Monday, February 28th, 2011 | News, Our Philosophy | 1 Comment
Product placement hits UK TV screens today following a relaxation of the rules on television advertising. The first product to be placed will be a Nescafe coffee machine on the ITV show This Morning.
Product placement is an attractive proposition for brands because it drives people’s behaviour by normalising those actions (or products) in the eyes of the viewer.
Environmentalists need to take a similar approach in the drive to change people’s behaviour in order to prevent climate change. If we see our favourite characters in Coronation Street recycling, or see Brad Pitt riding a bike everywhere in a film, or see Simon Cowell in his mansion with solar panels in the background, we are much more likely to consider that behaviour aspirational and desirable. This type of campaigning is therefore more effective at changing behaviour than, for example, taking out posters on buses telling people how much carbon they can save by ditching their cars.
We know from our own campaigns at Global Cool that most people want to know what’s in it for them (being as cool and sexy as Brad Pitt, for example) rather than what’s in it for the planet. Does that matter? Absolutely not. Getting people to change their behaviour to reduce carbon emissions is the aim, not getting them to believe in climate change and become eco warriors. We’ll need to make taking the bus just as aspirational as driving a car, and if we need Brad Pitt’s help to do that, that’s fine.
That’s why Global Cool has recently announced a partnership with the British Independent Film Awards (BIFA), who will facilitate us working with the film industry to ‘place’ green behaviours into films. This isn’t about making the production of films more green, it’s about using the film to show green behaviours, leveraging film’s power to pull large audiences which influence people’s lifestyle choices.
If it works for Nescafe then it can work for climate change too.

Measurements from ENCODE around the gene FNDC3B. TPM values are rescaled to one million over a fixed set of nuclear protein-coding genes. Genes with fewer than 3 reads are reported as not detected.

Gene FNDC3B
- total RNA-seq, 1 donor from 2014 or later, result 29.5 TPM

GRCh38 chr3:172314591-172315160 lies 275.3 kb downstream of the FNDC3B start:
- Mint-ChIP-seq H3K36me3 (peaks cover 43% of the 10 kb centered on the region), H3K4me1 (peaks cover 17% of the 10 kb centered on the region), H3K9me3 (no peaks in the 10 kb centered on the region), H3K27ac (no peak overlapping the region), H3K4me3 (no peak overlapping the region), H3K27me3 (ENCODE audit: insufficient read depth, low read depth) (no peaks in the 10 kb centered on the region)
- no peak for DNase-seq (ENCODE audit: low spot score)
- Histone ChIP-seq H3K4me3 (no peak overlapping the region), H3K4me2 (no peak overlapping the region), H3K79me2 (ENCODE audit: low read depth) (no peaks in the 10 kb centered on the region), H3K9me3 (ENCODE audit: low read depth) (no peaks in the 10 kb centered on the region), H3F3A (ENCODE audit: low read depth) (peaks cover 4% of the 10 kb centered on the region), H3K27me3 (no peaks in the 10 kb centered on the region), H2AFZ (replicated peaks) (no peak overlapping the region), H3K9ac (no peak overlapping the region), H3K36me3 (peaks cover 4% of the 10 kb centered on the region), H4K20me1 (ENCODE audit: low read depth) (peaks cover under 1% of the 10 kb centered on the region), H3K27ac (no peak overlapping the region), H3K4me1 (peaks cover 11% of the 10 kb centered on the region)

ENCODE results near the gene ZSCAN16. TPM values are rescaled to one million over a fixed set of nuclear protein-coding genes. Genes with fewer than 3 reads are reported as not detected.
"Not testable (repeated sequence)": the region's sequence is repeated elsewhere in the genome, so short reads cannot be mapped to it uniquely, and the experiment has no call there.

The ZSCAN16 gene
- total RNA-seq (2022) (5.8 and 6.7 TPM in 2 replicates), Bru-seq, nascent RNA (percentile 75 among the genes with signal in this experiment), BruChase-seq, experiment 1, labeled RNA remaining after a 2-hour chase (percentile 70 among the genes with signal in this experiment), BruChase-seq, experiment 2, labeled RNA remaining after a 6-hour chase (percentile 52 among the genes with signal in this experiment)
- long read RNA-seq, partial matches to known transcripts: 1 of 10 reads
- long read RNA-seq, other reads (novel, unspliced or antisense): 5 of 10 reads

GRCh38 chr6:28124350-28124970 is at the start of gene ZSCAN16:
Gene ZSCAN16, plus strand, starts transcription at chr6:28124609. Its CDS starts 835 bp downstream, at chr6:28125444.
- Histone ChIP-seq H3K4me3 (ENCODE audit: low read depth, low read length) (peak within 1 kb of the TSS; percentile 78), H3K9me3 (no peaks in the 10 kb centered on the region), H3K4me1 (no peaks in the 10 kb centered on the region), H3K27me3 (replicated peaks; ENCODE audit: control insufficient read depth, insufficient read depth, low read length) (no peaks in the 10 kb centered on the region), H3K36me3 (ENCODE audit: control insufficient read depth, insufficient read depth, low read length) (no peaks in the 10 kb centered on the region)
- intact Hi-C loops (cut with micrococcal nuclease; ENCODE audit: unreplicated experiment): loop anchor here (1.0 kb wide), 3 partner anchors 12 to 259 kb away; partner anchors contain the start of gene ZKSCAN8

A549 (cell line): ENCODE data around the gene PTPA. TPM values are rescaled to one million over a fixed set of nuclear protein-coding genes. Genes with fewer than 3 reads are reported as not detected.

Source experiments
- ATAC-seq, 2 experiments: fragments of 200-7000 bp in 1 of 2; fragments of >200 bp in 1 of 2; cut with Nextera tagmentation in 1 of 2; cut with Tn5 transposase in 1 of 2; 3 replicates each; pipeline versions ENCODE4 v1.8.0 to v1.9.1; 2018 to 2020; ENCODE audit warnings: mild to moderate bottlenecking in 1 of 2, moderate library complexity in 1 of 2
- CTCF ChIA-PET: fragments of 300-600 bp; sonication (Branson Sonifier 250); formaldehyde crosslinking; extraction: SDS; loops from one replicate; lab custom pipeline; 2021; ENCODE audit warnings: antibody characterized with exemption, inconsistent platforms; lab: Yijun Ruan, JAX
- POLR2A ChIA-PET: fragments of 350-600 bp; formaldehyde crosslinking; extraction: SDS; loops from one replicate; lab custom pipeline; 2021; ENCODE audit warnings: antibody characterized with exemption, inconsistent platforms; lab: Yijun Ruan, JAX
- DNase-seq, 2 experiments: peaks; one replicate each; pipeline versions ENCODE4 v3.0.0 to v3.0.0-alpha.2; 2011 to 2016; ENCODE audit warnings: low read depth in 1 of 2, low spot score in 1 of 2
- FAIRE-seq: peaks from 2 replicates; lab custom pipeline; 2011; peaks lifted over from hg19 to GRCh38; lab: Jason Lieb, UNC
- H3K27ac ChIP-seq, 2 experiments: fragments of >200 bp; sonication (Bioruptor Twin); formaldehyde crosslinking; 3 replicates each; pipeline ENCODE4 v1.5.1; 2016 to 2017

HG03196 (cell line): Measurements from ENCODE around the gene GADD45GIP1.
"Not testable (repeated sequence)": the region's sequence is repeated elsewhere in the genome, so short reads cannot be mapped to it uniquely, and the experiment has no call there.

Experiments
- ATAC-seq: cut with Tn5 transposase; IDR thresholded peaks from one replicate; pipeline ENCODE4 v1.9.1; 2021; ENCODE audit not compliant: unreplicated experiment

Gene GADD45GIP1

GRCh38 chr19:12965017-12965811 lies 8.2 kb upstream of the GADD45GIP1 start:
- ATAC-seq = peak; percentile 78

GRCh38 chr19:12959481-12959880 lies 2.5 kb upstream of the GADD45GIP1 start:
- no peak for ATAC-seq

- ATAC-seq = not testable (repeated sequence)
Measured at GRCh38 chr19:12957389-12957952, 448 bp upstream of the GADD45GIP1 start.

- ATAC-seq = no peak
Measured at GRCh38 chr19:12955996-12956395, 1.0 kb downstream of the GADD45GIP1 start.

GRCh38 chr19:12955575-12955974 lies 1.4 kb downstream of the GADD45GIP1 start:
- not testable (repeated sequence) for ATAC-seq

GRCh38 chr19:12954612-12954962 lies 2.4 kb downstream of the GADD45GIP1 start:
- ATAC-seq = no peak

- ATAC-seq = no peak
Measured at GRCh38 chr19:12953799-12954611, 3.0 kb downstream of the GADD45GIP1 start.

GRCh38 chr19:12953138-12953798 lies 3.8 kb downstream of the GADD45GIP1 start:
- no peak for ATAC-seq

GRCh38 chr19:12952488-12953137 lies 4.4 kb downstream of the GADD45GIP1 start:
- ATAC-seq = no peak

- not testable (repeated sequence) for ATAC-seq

Wednesday, December 15th, 2010 | News | No Comments
Many many pieces of market research ask consumers whether they would take a green option if it were no more work or hassle or money. And of course, loads of people say that they would, but surveying people about what they would do is notoriously unreliable: As Henry Ford said, “If I’d asked them what they wanted, they’d have said a faster horse”.
For one thing, people don’t know what they would do in some hypothetical circumstance, and for another, people normally say what they think you want to hear, or what they ought to say. So it’s much more interesting to see what they do actually do, when faced with real choices.
Interesting, then, to learn that the majority of Ocado’s customers choose the ‘green van’ option. Ocado delivers groceries, and when you book a delivery sot, some slots are already marked with a green van, meaning that there will be a delivery in your area at that time – and therefore the carbon impact of delivering to you at that time is lower. It’s a good “experiment” because there’s no price differential – no incentive either way. Evidently, many people just want their groceries on, say, Thursday morning and don’t mind precisely when. Logistics and price being equal, they’re happy to have a more environmental option. This is a much better indication of their interest and tolerance than hypothetical questions.
But the real issue is this: Given that the ‘green van’ means that the van is in your area anyway, there must be a cost saving for Ocado. So why don’t they reward their green customers by passing that saving on?
Monday, December 6th, 2010 | News | No Comments
“Millions of commuters are likely to switch from trains to cars to avoid double-digit fare increases next month,” claimed the front page of the Metro this morning.
Bad news for the environment, if it’s true.
It’s important to point out that the story is based on a survey of people reporting what they WOULD do – a notoriously inaccurate reflection of what they actually WILL do.
That said, if rail fares do need to rise this much, then why are we letting rail companies and the government make them so much more expensive? Surely we’ve all got to the point by now that we need more rail travel. People want better trains and will pay for them: in recent votes in both California and Switzerland, people said that they were happy to pay more tax in order to fund better rail.
The train companies should also be doing more to market the other benefits of using the train rather than the car, for example the ability to do work while you’re on the move. (We’ve talked before about how rail companies could promote the journey itself.)
And finally, car sharing. If we are priced off trains, let’s at least be intelligent about how we use cars – by car-sharing as much as possible. Employers can do a lot here, such as helping employees who live near each other to connect; and councils can do a lot to run ‘find a car-share’ schemes as well.
We run Global Cool, the only online magazine in the UK truly inspiring the mainstream to live greener
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